If Worms Can Learn, So Can American Kids


April 20, 1991|By GARLAND L. THOMPSON

You never can tell what will appeal to a child's mind. ''Worms:Can They Learn?'' was the subject of inquiry in an experiment entered in the 11th annual Morgan State University Science Fair, which opened yesterday and continues today.

Some 176 entries filled Morgan's Hill Field House, with experiments testing everything from ''How Does Eye Makeup Cause Bacteria Near the Eye?'' (Tonichea C. Butler, Northern High School) to ''Discovering the Chemical Structure and Synthesization of Arachnid Silk'' (Octavio Andres Blanco, Atholton High School) to ''Isolation of Conditionally Lethal S. Cerevisiae Mutants During Preanaphase Movement of Nuclear DNA'' (Theodore H. Stiefel, Poly).

But back to the worms. The creepy crawlers were put through their paces by Kito R. Wiley of Hamilton Middle School, with the telling result that, yes, they can learn. But slowly, and mainly if you let them do it in the dark.

The purpose of this annual exercise, conducted by engineering professor Russell V. Kelley and Anasuya Swamy, director of the Center for Excellence in Mathematics and Science Education, is fourfold:

* To identify and encourage promising students in science.

* To provide an opportunity for high-school students to have practical experience in developing good science projects.

* To develop a good, cooperative relationship between the university and area high schools.

* To provide an opportunity for science-education majors to learn hands-on planning and logistics for putting on a science fair.

Unstated in the university's materials, but very much an up-front factor, is the plan to motivate inner-city schoolteachers to bear down harder on science. It is all very well that America's businesses are coming to the realization that only active participation, with financial support, institutional help and the PTC loan of personnel, will help solve the problem of what to do about next year's work force. It is encouraging that the White House, the governor's office and City Hall have begun to pay attention to the persistent warnings about how badly America's kids are falling behind the youth of other nations in math and science. Nothing meaningful can be accomplished without getting the teachers on board.

Demographics make it obvious that urban schools and urban teachers must become key players. That's where the numbers are for new entrants to the U.S. labor force, replacements for the generation of workers, technicians, scientists, managers and, yes, teachers needed to face the international competition of the 21st century.

The scientists and engineers called to judge the fair exhibits may be more used to the esoteric studies on the far reaches of knowledge, but the phenomena the youngsters want to investigate are more down-to-earth.

One student, Steve Cocoros of Perry Hall Middle School, looked into commercial claims about dry-cell batteries. Would those ''extra-life'' batteries hold up as well in actual use as the TV ads say? Hooking up a lamp to each of several brands, Steve checked the voltage hourly till the light burned out. Then he calculated the cost of an hour's time of steady voltage, arriving at ratings for efficiency as well as longevity under load. That might not have occurred to the average adult, but kids buy a lot of batteries. Consumer Reports, your next test technician is preparing his resume.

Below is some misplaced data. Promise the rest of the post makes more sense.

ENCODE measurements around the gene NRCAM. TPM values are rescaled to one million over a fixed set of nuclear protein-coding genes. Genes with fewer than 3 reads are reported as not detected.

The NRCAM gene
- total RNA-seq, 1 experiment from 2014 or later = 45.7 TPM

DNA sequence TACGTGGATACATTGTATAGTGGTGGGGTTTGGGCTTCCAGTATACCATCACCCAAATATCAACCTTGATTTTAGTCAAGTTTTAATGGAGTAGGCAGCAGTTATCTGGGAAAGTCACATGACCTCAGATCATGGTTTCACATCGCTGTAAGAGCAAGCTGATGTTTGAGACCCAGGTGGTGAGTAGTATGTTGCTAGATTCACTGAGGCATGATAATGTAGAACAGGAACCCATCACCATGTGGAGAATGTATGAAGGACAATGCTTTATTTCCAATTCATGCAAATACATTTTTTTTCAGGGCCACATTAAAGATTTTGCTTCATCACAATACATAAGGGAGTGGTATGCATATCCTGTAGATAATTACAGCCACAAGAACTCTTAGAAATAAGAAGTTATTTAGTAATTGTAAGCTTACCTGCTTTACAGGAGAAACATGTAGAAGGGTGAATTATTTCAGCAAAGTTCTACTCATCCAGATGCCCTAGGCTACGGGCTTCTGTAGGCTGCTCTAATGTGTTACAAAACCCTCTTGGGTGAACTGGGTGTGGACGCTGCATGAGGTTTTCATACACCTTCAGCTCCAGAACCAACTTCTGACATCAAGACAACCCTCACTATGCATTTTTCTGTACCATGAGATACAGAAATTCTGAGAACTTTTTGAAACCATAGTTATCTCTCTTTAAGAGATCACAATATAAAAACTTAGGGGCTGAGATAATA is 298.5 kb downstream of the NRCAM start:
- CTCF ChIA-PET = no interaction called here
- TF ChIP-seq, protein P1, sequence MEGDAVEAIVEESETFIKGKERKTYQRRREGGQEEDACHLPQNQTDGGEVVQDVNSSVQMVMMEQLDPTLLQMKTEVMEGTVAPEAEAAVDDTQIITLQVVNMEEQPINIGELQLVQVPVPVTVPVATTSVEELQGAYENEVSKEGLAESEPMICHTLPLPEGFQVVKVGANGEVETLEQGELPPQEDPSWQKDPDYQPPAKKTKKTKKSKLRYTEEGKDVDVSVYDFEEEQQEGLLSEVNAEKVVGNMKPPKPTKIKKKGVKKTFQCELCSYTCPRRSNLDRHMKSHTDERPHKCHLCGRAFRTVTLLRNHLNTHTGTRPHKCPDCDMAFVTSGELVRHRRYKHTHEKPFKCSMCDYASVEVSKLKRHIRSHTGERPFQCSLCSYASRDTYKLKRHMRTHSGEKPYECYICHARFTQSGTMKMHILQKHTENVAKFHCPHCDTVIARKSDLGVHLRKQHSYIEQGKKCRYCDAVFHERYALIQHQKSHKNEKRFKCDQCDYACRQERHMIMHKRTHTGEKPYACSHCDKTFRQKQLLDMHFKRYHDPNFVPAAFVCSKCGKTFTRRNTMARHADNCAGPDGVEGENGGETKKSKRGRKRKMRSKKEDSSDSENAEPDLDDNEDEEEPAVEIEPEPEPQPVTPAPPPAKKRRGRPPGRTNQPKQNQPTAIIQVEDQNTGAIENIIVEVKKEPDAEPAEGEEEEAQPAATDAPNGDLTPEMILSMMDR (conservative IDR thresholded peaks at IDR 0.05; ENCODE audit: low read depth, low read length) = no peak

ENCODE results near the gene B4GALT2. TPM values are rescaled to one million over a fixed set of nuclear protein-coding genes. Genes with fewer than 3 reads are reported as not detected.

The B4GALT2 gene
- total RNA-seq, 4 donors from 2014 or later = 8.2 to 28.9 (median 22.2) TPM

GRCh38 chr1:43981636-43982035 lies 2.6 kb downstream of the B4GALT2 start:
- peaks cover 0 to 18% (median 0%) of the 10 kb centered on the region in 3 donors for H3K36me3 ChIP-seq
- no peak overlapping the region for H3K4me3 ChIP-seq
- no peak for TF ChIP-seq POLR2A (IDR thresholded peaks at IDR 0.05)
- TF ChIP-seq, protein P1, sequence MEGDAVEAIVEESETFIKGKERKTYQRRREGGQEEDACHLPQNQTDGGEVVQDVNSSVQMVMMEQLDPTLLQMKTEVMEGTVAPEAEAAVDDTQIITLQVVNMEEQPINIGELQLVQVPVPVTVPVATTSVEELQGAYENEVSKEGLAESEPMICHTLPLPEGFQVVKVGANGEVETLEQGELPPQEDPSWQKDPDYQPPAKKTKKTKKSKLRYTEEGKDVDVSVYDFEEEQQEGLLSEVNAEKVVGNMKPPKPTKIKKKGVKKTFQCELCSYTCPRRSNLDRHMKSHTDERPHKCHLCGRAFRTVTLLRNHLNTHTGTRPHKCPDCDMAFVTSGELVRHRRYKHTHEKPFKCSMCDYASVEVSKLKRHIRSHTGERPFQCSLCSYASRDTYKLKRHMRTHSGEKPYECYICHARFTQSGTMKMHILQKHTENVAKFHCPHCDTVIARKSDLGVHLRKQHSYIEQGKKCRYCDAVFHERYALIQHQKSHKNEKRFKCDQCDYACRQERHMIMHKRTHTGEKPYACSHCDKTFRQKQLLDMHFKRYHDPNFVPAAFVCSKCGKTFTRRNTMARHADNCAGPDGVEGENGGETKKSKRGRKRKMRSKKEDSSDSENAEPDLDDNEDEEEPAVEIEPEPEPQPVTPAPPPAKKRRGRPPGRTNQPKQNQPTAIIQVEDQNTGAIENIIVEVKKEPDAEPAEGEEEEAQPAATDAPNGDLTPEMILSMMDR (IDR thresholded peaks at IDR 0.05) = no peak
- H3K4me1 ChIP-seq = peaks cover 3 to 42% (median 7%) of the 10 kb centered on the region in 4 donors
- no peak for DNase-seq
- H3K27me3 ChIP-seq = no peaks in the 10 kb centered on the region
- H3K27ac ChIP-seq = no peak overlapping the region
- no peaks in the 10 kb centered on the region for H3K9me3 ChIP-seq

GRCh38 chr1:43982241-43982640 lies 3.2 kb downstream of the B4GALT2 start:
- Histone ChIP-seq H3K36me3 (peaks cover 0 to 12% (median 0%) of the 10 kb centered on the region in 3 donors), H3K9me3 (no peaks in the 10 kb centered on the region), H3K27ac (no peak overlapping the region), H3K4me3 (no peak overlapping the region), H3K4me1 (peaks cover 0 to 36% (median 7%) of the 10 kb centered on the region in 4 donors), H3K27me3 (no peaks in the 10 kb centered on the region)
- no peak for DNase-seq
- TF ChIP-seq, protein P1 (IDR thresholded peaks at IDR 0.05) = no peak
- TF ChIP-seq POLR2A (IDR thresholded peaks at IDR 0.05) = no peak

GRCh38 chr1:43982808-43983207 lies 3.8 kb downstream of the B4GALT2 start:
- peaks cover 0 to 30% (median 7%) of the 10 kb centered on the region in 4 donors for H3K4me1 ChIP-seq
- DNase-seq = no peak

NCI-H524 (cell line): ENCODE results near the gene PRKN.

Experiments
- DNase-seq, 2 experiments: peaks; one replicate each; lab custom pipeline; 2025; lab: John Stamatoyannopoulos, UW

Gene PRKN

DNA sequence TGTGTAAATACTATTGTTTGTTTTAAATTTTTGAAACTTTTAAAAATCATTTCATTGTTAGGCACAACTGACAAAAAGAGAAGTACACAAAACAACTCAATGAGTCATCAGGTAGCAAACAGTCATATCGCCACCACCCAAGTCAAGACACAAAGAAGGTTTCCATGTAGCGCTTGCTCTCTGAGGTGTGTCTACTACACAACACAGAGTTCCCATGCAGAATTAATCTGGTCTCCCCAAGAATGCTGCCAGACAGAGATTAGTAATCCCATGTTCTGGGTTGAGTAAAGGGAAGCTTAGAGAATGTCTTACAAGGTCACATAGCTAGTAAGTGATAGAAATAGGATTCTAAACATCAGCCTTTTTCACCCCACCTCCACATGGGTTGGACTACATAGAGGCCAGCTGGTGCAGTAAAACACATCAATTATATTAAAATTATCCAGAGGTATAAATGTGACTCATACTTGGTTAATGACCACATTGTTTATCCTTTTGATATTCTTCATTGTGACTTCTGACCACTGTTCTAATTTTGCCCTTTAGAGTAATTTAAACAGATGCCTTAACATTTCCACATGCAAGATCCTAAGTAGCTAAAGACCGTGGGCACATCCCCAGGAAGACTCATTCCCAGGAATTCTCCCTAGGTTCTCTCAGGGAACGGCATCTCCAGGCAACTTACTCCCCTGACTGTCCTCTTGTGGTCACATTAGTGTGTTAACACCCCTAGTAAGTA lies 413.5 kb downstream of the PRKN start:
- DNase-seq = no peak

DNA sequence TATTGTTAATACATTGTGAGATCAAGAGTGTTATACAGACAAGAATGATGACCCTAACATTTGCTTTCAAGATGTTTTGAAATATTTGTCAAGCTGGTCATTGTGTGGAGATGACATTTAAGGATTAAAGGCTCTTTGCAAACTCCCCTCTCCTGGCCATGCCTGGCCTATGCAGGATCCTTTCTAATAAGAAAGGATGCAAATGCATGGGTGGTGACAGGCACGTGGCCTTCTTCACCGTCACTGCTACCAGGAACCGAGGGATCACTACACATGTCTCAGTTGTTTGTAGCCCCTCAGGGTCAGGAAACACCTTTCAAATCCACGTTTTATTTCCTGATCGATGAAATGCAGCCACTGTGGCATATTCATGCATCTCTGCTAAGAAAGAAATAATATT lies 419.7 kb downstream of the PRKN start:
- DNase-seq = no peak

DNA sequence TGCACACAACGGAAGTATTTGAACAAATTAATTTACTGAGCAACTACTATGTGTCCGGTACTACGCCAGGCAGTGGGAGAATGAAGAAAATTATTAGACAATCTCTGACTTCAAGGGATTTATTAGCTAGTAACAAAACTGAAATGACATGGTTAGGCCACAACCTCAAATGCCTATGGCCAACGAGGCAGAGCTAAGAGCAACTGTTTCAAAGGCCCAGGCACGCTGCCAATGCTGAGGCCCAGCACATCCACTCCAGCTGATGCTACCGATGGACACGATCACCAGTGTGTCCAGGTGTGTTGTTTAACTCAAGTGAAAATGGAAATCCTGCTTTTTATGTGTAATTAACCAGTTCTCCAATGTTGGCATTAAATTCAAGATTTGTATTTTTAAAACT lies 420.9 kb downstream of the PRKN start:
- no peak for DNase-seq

And then there's the worm study. Or the arachnids -- spiders to the rest of us -- maybe someone will eventually figure out a way to synthesize the silk they use in their webs. Maybe it'll even be Octavio Blanco.

Patricia Schmoke, an alumna of the Baltimore city schools, Coppin State College and the University of Maryland Medical School, is keynote speaker for the awards dinner, set for tonight at 7. Chief of ophthalmology at Liberty Medical Center and a consultant to several health-maintenance organizations, Dr. Schmoke makes a pretty good role model for youngsters struggling to figure out what to be when they grow up. Her husband, the mayor, is scheduled to speak briefly, too. But he went into law, not science, so he doesn't get to say much here.

Studies show the average secondary-school student in even Third World countries knows more science than his American counterpart. That can't be reversed until all students, those headed for science and engineering careers and those headed for other pursuits, are brought up to a higher standard of understanding of the vital forces that make their world go 'round. If science fairs and the connections they spark when the kids see what their competitors are doing help motivate them and their teachers to get cracking, the more the merrier.

Oh yes, and about those worms. Don't be surprised if a gentleman in a trench coat and dark glasses comes around asking which strains became the smartest burrowers . . .

Garland L. Thompson is an editorial writer for The Sun.

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